HBO is certainly getting themselves a star-studded cast for this season of "Hard Knocks." The question is whether it will be a precursor to a run at the Super Bowl or a sequel to "Oz," the prison show that used to be a staple of the network's offerings.
The latter is a better option after the Jets struck a surprising deal with the Steelers for wide receiver Santonio Holmes. Holmes was the MVP of the Super Bowl XLIII and had 1,248 yards during the 2009, but his repeated legal issues and fondness for marijuana led the Steelers to give him away for a fifth-round draft pick at the age of 26.
When a deal seems too good to be true, it usually is. The trade for Holmes is no exception. Holmes has been suspended for four games during the 2010 season as a result of violating the league's substance abuse policy, and he's also still dealing with legal fallout from being accused of battery at a nightclub in Orlando. Given his past legal snafus, Holmes could have other punishment coming his way if that case winds up going against him.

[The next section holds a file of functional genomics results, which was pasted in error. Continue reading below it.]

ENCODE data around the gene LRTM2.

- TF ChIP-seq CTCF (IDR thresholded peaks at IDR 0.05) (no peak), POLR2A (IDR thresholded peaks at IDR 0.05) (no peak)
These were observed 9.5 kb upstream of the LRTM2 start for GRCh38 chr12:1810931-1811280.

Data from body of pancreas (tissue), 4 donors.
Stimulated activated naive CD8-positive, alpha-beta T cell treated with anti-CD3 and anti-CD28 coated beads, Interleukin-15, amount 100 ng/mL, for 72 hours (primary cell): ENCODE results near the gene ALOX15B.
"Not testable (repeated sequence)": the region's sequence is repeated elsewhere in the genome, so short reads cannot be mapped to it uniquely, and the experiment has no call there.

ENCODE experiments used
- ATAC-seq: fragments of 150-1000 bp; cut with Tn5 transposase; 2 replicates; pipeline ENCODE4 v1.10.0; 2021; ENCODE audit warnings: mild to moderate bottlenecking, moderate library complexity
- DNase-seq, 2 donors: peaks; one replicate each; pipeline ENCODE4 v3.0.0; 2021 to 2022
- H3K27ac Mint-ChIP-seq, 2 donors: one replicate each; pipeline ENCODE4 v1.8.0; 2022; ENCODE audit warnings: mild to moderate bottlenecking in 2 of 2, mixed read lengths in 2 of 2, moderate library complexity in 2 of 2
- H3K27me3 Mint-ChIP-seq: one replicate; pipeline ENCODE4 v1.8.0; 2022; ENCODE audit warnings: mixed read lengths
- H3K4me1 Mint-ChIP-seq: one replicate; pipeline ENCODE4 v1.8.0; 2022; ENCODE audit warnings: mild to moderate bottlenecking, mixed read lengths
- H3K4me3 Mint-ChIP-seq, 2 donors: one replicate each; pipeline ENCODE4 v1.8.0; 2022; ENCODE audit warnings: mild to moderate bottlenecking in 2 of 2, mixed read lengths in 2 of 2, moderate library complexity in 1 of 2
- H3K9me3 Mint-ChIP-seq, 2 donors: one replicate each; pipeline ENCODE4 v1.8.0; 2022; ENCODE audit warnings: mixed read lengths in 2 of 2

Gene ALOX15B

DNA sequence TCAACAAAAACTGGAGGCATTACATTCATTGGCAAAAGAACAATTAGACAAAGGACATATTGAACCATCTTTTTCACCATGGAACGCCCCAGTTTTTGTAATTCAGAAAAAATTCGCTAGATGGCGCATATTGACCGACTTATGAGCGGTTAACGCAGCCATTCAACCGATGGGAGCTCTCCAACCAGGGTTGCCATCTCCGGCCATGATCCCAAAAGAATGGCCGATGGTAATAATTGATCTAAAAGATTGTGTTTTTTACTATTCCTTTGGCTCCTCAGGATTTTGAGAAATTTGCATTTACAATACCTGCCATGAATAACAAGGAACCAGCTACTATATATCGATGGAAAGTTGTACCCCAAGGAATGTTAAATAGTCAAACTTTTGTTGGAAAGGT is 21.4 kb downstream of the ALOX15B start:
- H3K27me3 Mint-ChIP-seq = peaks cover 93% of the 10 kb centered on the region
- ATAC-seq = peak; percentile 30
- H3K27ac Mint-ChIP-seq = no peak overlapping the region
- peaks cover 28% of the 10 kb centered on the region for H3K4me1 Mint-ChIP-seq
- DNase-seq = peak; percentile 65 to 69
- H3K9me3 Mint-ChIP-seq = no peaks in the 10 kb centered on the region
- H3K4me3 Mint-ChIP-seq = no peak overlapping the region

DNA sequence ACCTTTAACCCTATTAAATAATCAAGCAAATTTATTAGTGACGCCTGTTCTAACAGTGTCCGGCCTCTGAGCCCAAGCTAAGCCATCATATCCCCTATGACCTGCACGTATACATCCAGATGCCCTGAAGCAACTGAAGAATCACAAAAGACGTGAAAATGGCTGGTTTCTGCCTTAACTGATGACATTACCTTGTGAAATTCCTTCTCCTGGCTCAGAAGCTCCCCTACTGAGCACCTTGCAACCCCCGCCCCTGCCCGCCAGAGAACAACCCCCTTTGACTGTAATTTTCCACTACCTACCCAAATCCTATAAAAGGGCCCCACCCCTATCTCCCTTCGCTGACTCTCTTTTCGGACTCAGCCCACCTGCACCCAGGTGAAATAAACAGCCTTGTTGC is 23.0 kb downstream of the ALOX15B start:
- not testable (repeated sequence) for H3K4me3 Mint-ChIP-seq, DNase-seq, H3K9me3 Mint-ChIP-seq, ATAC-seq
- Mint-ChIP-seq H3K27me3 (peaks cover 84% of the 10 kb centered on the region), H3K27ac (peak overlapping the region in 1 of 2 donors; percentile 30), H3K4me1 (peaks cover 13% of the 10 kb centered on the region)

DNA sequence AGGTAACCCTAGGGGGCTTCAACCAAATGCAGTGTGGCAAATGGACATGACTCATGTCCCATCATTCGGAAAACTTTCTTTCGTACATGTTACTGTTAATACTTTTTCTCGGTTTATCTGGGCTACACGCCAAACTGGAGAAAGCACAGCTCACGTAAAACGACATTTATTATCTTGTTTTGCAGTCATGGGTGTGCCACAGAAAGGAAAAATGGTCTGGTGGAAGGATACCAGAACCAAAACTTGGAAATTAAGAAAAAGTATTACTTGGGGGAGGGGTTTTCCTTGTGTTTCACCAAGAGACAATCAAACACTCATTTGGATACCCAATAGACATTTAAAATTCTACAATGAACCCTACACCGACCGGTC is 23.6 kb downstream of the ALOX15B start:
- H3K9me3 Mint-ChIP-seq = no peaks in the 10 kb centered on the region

That explains the bargain price while Holmes's talent explains the reason the Jets took the risk. They've bought a top-flight receiver at the price of a special teamer, in hopes that damaged goods can be repaired with new surroundings. It's the same risk the Patriots took with Randy Moss a few years ago, a risk that has paid off handsomely for Bill Belichick and company. You have to like the aggressiveness and the nose for bargain basement deals, but the sheer number of risks does give reason for pause.
Braylon Edwards also faces a possible suspension in the coming season, Antonio Cromartie left behind a litany of child support and other cases in San Diego and now Holmes comes along to trump both of them. Pacman Jones is still a free agent, though there's no sign they've made any contact with him just yet. They've also added LaDainian Tomlinson, who burnt every bridge he used in getting here from California, and may be adding fellow graybeard Jason Taylor as they try to load up a roster fit for both a hit TV show and a championship.
If it works out, they may well get that ring that's eluded them since Joe Namath made his guarantee. The downside is that we could be looking at the football version of the early 90's Mets squads that earned the moniker "The Worst Team Money Could Buy," for their mix of big names, awful records and shameful behavior.
We'll find out soon enough which route they're on, but we can already be sure that it won't be a boring ride.